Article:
Fat Biology, Sleep Disorders, and Cardiovascular Disease

This study is enrolling participants by invitation only.
Sponsor:
Information provided by:
Mayo Clinic
ClinicalTrials.gov Identifier:
NCT01229501
First received: October 26, 2010
Last updated: June 12, 2013
Last verified: June 2013

October 26, 2010
June 12, 2013
March 2010
March 2014   (final data collection date for primary outcome measure)
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Complete list of historical versions of study NCT01229501 on ClinicalTrials.gov Archive Site
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Fat Biology, Sleep Disorders, and Cardiovascular Disease
Fat Biology, Sleep Disorders, and Cardiovascular Disease

Endothelial dysfunction, or abnormal functioning of the lining of blood vessels, appears to be a key process in the development of cardiovascular disease. Endothelial dysfunction appears to be caused by both sleep disordered breathing and obesity. As endothelial dysfunction is among the first clinical marker that predicts future cardiovascular events, understanding molecular mechanisms leading to impairment of endothelial function is very important. Endothelial function requires the proper functioning of endothelial nitric oxide synthase (eNOS). eNOS activity is tightly regulated by caveolin-1, a protein important in the formation of cellular structures called caveolae. Low levels of caveolin-1 facilitate optimal nitric oxide synthesis in endothelial cells as caveolin-1 helps to spatially organize eNOS in close proximity to signaling proteins that are important for eNOS activation. In certain diseases however, the balance of caveolin-1 and eNOS can be disrupted resulting in impaired nitric oxide synthesis and leading to endothelial dysfunction.

The investigators therefore seek to characterize levels of caveolin-1, and correlate this with the presence or absence of sleep disordered breathing, obesity, and cardiovascular disease. The current IRB protocol covers the performance of fat biopsies on subjects who have recently completed a sleep study either in the Center for Sleep Medicine or in our sleep laboratory and were found to have sleep disordered breathing or no sleep disordered breathing, subject with sleep disordered breathing who have been treated successfully with continuous positive airway pressure for 3-6 months, and subjects undergoing other studies in our lab who are obese or non-obese and subjects who have known cardiovascular disease and subjects without known cardiovascular disease.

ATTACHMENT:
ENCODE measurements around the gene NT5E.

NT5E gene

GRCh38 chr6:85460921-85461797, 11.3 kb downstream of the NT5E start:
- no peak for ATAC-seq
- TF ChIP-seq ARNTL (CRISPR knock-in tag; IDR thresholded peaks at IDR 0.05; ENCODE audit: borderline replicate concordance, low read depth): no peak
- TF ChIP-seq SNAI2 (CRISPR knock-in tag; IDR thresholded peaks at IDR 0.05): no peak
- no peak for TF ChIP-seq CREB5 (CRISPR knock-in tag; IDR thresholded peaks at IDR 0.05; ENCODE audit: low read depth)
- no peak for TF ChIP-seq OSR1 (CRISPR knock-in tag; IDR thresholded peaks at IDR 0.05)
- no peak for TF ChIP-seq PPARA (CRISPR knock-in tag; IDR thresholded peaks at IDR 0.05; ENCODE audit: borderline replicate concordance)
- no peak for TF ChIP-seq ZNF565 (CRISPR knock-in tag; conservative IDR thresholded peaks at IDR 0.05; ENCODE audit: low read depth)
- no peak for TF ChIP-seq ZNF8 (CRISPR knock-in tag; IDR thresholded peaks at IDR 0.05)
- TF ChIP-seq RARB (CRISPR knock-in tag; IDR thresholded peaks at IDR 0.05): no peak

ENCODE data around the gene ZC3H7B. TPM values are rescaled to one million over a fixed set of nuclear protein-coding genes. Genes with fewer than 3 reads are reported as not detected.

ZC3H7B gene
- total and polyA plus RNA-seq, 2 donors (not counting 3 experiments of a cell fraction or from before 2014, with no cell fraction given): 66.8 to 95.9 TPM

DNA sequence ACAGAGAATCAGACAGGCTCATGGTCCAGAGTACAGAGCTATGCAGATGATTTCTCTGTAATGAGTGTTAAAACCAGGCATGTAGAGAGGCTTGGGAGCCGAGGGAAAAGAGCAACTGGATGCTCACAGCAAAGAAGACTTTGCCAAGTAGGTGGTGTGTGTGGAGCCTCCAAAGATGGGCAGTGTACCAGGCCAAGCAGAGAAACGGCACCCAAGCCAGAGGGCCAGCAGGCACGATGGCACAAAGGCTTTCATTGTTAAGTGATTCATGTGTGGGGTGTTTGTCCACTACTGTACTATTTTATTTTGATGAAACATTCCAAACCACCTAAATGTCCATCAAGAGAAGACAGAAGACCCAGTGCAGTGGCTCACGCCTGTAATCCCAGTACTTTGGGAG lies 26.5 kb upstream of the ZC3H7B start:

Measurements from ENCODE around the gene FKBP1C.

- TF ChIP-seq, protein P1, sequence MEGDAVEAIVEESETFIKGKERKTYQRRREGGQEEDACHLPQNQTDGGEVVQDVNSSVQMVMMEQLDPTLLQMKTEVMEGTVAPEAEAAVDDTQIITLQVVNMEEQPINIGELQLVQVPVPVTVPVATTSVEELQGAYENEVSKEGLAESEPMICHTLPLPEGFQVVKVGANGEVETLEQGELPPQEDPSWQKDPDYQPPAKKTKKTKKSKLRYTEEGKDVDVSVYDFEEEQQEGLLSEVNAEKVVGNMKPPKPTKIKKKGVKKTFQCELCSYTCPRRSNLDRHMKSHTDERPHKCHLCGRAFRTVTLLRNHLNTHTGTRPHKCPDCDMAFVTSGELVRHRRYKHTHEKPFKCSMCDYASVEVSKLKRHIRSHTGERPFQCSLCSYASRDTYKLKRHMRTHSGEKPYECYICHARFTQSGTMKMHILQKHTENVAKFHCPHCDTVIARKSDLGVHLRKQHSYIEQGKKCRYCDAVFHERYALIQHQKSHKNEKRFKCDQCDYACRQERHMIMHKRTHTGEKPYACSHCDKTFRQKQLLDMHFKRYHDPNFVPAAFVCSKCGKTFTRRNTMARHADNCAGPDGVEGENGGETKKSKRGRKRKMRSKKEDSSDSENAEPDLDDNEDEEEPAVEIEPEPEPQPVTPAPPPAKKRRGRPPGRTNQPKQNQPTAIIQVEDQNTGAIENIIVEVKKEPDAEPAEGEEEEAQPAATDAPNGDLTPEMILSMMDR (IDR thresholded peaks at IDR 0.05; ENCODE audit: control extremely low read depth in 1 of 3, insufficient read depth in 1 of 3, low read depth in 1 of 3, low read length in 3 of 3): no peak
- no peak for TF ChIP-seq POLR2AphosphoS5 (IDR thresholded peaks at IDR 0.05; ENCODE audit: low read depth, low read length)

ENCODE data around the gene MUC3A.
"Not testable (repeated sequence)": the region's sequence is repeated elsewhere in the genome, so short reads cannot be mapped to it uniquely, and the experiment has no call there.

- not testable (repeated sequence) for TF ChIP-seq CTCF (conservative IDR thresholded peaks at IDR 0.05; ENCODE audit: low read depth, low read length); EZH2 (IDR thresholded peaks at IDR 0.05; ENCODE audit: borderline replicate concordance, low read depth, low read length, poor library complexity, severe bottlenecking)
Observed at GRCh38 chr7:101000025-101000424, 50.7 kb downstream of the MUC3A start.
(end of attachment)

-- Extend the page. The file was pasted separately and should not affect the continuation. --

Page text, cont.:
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Observational
Observational Model: Cohort
Time Perspective: Prospective
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Retention:   Samples Without DNA
Description:

Serum and plasma.

Non-Probability Sample

With sleep disordered breathing, Without sleep disordered breathing, With cardiovascular disease, Without cardiovascular disease, Sleep disordered breathing using CPAP.

  • Sleep Disordered Breathing
  • Cardiovascular Disease
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*   Includes publications given by the data provider as well as publications identified by ClinicalTrials.gov Identifier (NCT Number) in Medline.
 
Enrolling by invitation
100
March 2014
March 2014   (final data collection date for primary outcome measure)

Lac of contraindication for fat biopsy, inability to provide informed consent.

Both
18 Years and older
Yes
Contact information is only displayed when the study is recruiting subjects
United States
 
NCT01229501
10-001282
No
Virend Somers, MD, PhD, Mayo Clinic
Mayo Clinic
Not Provided
Principal Investigator: Virend Somers, MD, PhD Mayo Clinic
Mayo Clinic
June 2013

ICMJE     Data element required by the International Committee of Medical Journal Editors and the World Health Organization ICTRP